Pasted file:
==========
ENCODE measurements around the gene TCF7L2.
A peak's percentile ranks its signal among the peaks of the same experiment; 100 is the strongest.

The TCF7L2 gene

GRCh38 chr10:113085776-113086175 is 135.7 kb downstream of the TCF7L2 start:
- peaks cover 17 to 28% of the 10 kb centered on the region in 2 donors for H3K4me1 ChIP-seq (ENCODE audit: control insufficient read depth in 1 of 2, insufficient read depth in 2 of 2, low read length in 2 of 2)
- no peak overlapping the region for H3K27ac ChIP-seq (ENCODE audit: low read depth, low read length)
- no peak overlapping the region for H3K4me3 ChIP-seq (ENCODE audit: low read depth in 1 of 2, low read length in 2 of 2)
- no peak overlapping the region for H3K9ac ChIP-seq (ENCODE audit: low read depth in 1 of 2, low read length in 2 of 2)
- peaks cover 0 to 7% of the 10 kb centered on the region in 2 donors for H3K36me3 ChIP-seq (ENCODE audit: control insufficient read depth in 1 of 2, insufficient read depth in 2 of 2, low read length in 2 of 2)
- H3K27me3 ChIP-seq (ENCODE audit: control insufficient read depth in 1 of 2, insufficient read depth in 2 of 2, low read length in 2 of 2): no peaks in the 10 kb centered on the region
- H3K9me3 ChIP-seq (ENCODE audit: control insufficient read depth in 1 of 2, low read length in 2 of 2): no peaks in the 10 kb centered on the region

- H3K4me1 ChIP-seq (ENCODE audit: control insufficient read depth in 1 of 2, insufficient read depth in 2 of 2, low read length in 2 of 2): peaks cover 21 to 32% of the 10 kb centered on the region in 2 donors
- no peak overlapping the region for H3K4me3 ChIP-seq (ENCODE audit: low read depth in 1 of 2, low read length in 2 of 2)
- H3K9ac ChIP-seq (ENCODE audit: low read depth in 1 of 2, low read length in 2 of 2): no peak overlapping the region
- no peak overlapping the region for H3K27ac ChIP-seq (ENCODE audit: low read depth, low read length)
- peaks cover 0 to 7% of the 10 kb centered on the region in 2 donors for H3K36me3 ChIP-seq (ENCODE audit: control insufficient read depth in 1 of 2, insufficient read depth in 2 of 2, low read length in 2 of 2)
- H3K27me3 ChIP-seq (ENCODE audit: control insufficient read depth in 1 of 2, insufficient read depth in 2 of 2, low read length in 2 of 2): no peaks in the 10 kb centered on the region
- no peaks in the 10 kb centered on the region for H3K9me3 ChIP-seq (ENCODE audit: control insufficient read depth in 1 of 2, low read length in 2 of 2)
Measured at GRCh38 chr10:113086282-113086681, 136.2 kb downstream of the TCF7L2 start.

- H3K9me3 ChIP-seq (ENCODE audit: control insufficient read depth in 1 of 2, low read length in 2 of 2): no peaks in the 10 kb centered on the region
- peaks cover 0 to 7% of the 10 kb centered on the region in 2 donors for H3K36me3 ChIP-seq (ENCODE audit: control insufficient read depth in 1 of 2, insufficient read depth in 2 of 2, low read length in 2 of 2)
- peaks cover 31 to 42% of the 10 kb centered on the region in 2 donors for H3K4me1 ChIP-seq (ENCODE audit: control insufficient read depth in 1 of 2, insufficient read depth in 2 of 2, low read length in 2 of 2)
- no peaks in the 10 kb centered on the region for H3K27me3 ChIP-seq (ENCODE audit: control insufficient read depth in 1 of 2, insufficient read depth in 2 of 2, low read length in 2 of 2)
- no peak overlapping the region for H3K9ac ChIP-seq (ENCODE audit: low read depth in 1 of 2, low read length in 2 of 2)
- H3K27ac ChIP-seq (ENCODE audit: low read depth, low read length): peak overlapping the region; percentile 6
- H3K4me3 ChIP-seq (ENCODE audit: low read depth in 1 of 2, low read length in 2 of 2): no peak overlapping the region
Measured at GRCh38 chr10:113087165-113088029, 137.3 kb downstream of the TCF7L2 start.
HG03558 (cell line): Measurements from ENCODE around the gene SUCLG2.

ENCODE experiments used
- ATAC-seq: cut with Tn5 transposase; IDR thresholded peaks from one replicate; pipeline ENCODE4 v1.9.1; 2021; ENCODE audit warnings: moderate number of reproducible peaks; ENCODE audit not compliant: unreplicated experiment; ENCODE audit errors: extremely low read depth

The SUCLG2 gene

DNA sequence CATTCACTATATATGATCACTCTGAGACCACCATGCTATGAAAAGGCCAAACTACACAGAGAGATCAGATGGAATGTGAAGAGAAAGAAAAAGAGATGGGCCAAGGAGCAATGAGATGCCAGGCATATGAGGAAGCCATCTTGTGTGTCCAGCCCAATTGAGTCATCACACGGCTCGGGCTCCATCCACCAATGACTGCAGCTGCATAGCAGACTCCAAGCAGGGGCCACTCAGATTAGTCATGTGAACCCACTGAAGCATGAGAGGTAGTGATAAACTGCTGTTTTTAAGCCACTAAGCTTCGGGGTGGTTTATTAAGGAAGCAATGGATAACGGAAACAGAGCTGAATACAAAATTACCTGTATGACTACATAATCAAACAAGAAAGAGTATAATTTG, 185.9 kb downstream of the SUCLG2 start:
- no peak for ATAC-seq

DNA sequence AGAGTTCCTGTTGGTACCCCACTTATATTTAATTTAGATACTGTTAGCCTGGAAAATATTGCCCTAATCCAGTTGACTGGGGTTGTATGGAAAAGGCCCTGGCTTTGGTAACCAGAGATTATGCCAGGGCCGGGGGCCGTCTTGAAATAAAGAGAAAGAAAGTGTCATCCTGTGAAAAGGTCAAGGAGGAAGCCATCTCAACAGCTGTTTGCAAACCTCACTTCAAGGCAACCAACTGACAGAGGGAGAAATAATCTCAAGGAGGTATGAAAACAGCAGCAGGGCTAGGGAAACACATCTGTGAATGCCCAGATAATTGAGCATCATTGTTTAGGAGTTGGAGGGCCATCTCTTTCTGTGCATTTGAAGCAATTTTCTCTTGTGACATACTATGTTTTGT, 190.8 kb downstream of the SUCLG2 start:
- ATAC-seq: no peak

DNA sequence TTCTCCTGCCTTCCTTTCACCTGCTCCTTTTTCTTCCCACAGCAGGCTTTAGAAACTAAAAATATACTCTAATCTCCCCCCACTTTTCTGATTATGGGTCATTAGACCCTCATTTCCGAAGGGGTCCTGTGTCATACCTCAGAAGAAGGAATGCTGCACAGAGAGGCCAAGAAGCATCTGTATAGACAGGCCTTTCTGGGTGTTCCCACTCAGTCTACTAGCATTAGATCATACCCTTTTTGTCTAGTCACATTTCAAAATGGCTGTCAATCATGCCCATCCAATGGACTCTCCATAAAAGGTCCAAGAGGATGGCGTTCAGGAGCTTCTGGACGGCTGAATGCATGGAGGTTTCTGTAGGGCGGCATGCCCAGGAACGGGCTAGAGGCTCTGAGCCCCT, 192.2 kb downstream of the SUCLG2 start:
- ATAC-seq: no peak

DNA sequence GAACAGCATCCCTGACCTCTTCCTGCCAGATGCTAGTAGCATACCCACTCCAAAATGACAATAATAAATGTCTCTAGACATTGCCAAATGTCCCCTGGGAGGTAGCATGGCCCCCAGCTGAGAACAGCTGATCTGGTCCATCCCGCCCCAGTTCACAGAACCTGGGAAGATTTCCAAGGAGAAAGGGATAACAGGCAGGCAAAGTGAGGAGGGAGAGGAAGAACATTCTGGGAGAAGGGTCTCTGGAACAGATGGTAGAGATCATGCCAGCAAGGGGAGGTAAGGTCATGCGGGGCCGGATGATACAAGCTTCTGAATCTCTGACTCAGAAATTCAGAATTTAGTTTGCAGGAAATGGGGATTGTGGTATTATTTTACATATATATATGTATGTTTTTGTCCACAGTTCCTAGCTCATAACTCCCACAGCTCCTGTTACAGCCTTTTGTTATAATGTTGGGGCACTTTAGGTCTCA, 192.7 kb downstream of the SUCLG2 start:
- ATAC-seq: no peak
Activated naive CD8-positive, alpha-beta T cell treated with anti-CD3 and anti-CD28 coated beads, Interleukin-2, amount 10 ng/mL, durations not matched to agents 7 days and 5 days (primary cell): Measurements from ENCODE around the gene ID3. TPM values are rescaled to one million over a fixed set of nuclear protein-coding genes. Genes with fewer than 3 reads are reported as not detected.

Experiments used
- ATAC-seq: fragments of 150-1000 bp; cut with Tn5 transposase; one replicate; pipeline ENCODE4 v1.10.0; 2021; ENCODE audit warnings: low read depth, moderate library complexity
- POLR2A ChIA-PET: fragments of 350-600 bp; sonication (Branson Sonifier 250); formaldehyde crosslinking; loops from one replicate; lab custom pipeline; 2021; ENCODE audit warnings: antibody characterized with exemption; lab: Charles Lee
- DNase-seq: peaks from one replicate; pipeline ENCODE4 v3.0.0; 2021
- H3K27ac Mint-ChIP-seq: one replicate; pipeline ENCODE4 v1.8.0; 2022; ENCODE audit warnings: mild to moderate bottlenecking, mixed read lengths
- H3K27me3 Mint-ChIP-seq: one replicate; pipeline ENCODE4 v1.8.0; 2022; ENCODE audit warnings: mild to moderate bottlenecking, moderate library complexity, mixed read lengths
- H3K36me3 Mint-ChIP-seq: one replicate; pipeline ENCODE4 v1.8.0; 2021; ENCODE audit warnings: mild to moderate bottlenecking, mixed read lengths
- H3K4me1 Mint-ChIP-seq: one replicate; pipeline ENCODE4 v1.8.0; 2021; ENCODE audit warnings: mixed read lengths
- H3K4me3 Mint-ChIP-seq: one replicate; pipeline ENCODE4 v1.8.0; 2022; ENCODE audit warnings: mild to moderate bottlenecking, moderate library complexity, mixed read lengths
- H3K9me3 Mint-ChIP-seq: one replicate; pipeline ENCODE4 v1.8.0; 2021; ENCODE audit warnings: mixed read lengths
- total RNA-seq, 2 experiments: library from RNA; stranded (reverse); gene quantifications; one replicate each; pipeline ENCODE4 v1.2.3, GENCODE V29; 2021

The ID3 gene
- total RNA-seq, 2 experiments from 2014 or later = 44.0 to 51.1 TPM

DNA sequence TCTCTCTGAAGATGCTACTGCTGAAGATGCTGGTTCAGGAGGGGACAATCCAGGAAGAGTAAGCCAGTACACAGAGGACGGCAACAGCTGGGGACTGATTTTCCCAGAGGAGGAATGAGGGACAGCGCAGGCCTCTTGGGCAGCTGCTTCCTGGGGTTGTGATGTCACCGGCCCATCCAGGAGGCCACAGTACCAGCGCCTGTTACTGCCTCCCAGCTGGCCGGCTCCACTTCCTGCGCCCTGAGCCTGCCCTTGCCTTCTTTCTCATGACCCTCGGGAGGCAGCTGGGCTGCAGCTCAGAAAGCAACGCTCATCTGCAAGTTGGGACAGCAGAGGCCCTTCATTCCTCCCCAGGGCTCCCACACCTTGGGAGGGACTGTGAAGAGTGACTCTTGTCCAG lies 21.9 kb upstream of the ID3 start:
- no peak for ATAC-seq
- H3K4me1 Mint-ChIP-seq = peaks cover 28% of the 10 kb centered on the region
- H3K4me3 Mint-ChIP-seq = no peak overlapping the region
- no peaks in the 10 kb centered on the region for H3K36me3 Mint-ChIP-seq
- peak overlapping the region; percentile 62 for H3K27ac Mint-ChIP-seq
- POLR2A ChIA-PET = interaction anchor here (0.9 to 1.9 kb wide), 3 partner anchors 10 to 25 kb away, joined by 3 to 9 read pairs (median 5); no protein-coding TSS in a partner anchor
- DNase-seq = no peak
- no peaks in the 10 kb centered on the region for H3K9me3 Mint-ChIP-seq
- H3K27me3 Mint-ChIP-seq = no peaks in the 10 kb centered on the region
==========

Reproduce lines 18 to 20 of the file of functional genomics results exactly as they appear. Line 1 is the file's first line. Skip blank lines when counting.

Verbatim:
- no peaks in the 10 kb centered on the region for H3K9me3 ChIP-seq (ENCODE audit: control insufficient read depth in 1 of 2, low read length in 2 of 2)
Measured at GRCh38 chr10:113086282-113086681, 136.2 kb downstream of the TCF7L2 start.

- H3K9me3 ChIP-seq (ENCODE audit: control insufficient read depth in 1 of 2, low read length in 2 of 2): no peaks in the 10 kb centered on the region